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AXPONA 2015: Sennheiser

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By Josh Emmons

Sennheiser‘s HD 600s have been nothing short of a gateway drug for me. They have lifted me up from my prosperous, uncomplicated life of plugging earbuds directly into laptop phono ports, and now — one year, a DAC, two amps, and three headphones later — have deposited me here, on the shores of AXPONA 2015.

So it is no accident that Sennheiser’s is the first table I visit in the Ear Gear Expo. I’m greeted by a full complement of second-generation Momentum headphones arranged across the table like so many ivory-colored shells left by the receding tide. While beyond, just over the horizon, I glimpse the HDs, gray sentinels standing watch over the high-end.

Momentum M2

I can never quite make up my mind about the Momentum line. On one hand, they have very elegant touches like detachable cables, leather embellishments, and luxurious-feeling pads. On the other, that thin metal headband feels more “late 80s hair accessory” than “high-end audio”.

The second generation addresses at least part of this complaint by making the headband hinged. This not only makes the Momentum line more portable, but also gives the band a slightly more “designed” feel that softens its cheapness.

The M2 over-ears sound fun and punchy. Their profile is distinctly V-shaped, but nowhere near the extremes of the Beats headphones they hope to compete with. Their cups are slightly small for my taste, but the whole rig is so incredibly (again, almost shoddily) light, I don’t see comfort being a problem.

The M2 On-Ear, on the other hand, exhibits everything I dislike about on-ears. They’re small, tight, uncomfortable, and tinny-sounding. I hope people who buy on-ears do it because they actively enjoy the form factor, and not to save money. Because personally? I’m hard pressed to think of another class of product where an additional $100 buys you so much more bang for your buck.

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Momentum Wireless

The real surprise of the table for me is the Momentum Wireless. This is an active noise canceling bluetooth headset — wait, where are you going?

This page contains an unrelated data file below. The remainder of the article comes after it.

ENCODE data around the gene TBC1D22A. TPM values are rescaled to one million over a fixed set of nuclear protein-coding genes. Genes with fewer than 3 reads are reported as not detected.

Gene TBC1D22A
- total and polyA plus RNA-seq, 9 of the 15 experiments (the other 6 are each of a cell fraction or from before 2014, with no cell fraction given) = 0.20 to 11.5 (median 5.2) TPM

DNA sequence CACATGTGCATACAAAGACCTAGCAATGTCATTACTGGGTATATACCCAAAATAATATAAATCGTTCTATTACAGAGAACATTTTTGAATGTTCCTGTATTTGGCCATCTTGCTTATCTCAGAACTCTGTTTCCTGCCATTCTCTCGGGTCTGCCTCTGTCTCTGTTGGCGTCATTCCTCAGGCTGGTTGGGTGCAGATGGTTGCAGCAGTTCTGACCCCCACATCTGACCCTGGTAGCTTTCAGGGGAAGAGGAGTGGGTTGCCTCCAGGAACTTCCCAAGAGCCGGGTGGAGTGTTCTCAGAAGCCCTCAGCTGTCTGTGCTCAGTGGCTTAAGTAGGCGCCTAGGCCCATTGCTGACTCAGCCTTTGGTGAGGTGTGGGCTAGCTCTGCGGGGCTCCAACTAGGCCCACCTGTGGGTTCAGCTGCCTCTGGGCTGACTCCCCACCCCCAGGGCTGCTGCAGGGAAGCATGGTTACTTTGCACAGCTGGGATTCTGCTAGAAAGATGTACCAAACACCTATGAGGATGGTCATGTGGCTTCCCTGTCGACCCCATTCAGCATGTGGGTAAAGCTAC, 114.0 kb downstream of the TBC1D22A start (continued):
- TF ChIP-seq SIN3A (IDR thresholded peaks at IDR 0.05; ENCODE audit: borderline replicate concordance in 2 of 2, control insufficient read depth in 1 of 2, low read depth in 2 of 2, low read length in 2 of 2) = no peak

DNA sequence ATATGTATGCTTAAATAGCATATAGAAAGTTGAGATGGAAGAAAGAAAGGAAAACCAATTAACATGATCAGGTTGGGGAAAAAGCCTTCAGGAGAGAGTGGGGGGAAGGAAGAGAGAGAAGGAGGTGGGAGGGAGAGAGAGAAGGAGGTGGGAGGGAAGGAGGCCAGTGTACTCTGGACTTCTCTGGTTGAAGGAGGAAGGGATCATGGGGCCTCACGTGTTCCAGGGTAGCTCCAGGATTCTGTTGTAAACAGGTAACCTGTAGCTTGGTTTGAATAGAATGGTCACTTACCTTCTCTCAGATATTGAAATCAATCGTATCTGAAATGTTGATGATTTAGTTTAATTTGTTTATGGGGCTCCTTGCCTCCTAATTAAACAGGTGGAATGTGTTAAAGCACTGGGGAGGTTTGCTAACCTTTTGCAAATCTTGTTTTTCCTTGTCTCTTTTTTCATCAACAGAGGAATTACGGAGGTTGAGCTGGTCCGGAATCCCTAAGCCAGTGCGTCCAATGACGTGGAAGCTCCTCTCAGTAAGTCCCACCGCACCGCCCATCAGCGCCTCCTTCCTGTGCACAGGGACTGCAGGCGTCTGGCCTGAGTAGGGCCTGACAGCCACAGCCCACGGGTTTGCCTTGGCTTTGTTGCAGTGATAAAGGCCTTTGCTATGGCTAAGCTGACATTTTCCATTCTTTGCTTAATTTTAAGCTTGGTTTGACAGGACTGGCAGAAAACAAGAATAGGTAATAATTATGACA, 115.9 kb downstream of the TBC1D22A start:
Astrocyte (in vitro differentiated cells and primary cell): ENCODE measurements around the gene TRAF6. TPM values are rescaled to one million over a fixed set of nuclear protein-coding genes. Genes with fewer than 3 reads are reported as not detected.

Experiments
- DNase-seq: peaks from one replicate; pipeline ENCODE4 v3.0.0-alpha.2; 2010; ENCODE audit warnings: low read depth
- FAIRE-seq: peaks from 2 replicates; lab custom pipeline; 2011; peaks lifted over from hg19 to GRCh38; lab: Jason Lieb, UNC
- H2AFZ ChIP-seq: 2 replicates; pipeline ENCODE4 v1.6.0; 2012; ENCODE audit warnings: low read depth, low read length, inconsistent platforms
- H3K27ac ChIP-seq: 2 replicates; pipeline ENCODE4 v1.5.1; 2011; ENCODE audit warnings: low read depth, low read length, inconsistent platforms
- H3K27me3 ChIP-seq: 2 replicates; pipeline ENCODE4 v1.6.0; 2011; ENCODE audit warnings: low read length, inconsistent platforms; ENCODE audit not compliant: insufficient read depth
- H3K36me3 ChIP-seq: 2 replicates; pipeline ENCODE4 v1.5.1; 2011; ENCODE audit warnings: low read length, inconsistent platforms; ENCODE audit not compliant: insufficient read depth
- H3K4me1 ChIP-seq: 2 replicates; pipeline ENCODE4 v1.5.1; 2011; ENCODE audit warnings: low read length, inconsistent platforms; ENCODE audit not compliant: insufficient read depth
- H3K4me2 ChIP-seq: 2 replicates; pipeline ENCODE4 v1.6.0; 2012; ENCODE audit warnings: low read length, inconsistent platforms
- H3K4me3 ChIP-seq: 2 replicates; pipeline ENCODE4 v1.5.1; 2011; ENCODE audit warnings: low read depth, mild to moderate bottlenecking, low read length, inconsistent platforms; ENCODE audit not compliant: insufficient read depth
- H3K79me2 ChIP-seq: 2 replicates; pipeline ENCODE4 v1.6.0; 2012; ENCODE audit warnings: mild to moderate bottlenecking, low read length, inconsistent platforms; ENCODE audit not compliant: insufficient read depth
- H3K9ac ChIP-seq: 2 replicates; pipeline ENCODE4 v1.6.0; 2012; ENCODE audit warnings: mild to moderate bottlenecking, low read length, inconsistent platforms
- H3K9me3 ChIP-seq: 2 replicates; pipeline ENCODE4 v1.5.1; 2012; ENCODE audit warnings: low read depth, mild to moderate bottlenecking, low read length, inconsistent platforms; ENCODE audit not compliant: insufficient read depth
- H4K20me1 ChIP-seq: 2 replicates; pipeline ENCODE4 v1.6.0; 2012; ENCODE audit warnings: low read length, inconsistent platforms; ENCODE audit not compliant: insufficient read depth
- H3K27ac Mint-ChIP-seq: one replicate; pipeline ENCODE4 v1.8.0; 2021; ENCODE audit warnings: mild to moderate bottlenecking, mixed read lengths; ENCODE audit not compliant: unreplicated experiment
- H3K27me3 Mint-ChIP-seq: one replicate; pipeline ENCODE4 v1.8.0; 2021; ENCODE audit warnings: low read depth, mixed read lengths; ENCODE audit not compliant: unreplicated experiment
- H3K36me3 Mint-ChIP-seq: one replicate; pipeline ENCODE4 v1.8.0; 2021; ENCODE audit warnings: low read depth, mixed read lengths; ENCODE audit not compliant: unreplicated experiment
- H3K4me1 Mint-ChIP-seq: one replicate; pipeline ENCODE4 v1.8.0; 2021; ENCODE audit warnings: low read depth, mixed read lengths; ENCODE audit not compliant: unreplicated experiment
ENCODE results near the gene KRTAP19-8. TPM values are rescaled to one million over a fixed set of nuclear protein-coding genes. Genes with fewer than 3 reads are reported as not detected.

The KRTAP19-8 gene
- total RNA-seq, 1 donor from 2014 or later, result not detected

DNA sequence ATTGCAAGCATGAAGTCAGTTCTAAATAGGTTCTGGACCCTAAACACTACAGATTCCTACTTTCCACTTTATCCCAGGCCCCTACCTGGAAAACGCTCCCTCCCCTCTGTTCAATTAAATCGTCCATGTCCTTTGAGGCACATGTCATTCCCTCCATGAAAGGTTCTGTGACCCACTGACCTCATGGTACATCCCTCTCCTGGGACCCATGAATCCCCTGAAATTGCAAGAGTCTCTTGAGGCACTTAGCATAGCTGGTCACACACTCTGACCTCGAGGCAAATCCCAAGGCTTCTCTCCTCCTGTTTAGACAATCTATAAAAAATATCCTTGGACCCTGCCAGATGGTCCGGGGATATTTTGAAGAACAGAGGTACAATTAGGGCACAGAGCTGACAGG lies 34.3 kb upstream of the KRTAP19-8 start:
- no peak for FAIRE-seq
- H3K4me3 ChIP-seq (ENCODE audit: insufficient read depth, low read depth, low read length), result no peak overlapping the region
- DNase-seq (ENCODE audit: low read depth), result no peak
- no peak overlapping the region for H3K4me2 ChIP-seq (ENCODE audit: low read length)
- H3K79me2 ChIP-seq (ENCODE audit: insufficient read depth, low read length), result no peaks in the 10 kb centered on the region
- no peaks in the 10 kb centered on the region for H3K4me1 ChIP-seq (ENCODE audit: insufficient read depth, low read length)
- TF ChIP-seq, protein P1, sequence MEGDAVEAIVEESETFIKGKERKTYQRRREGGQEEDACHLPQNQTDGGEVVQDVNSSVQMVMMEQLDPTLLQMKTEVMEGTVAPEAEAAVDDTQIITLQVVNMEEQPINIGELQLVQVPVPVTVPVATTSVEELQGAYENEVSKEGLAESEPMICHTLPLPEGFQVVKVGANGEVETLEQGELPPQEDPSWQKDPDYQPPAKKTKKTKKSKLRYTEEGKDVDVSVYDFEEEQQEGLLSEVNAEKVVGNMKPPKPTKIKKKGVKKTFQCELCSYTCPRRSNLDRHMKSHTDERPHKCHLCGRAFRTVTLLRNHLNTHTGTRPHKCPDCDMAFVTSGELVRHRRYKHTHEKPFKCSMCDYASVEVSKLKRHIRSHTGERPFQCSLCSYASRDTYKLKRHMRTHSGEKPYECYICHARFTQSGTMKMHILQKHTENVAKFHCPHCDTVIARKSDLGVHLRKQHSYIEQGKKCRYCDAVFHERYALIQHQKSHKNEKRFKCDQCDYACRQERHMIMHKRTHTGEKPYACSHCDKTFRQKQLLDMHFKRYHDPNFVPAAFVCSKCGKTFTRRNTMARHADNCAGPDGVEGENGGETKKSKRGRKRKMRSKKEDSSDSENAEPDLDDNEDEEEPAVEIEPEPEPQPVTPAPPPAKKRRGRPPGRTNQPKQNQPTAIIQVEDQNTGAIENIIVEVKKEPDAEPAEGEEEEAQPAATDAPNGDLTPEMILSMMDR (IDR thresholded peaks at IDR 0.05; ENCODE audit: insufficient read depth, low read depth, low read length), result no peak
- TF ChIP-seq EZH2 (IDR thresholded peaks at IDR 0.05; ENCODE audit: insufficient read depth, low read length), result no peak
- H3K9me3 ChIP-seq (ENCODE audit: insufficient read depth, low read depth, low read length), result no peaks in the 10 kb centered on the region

I usually have much the same reaction and am shocked to say Sennheizer’s ANC technology sounds good. Great, even, with none of the muffled bass I’m used to hearing with ANC. And while bluetooth is always a finicky mistress, I find pairing the Momentum to my iPhone 6 a breeze.

But what about support for the bleeding edge, like the Apple Watch? Not only is pairing effortless, the bluetooth lag I so often experience when using wireless headphones is incredibly small — perhaps even small enough to enjoy video by (depending on your tolerances for watching video on your wrist).

The Momentum Wireless packs a 22 hour battery in its small, M2-like frame that can be charged via USB in around 3 hours. It has the same hinged-headband design as its M2 sibling, and is of roughly equal weight. Given its performance (and the new use cases offered up by bluetooth-enabled wearables), I’m strongly considering the Wireless as my next headphone purchase.

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The HDs 600, 650, 700, and 800

Before I leave I want to say hello to my old friend the HD 600 and hear firsthand how it stacks up against its high-end cousins. The 650. The 700. The 800! Mythical beasts that heretofore I’ve only glimpsed in the slick, glossy print of promotional material.

I’m happy to say it comports itself quite well in this company. The 650’s porridge is too wooly. The 700’s too grating. The 600, to my ears, is still just right. Smooth, balanced, maybe a tad too forgiving in places, but all in the service of an effortless listening experience I can sink into for hours at a time.

Then the 800. Oh, the 800. The very helpful Sennheiser rep at the table explains to me that each new model, as I ascend the numerical HD ladder, brings with it more clarity and accuracy than the one before. So I’ve been told. But the 800 is the first to make me believe it.

Sennheizer’s HD 800 sounds flat-out amazing through the HDVD 800 solid-state DAC/amp provided for my listening pleasure. I’m finding details buried in familiar tunes, to be sure. But more impressive is the sense of space the 800 is able to impart.

Impressive, yes — but not, perhaps, unexpected. The cups on the 800 are downright cavernous. The sense is not so much one of wearing headphones as it is of etherial loudspeakers magically floating off to either side of one’s head. I’m reminded of my first experience with open-backed cans (“Are these really plugged in, or am I blasting the room with my laptop?”) multiplied by 10.

But I wouldn’t quite call the overall experience comfortable. To be sure, hunched over here at a noisy table in the Ear Gear hall isn’t what one might call “ideal listening conditions”. Even so, I wouldn’t say the details exposed by the 800 are always “musical”, per se. And between its wide soundstage and the way its vast cups grip my jaw and cheekbones instead of locales more immediately in the vicinity of my ear, it never really feels stable or solid on my head.

The long and the short of it? The remarkable, affordable HD 600 will continue to dominate my recreational listening routine. But should I ever find myself with the need (and the means) for a first class set of reference cans, Sennheizer’s HD 800 is the new top of my list.

  • Momentum M2OE: $229.95
  • Momentum M2: $349.95
  • Momentum Wireless: $499.95
  • HD 600: $399.95 MSRP
  • HD 650: $499.95 MSRP
  • HD 700: $749.95
  • HD 800: $1599.95
  • HDVD 800: $2199.95

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About Scot Hull (983 Articles)
Founder, Editor and Publisher at Part-Time Audiophile and The Occasional Magazine.